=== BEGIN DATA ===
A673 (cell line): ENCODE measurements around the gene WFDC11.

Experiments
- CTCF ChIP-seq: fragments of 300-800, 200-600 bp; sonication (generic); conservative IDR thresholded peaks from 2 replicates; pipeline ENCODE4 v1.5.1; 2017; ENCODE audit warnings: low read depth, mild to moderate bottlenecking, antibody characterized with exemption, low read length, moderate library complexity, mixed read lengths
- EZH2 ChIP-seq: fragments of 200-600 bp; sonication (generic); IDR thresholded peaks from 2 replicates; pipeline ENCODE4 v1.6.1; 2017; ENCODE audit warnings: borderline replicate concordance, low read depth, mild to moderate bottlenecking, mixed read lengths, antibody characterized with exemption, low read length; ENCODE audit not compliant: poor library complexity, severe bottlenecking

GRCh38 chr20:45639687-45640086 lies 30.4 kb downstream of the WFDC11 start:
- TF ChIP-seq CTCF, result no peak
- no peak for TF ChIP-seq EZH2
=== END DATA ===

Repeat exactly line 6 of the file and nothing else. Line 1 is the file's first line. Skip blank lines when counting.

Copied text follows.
- TF ChIP-seq CTCF, result no peak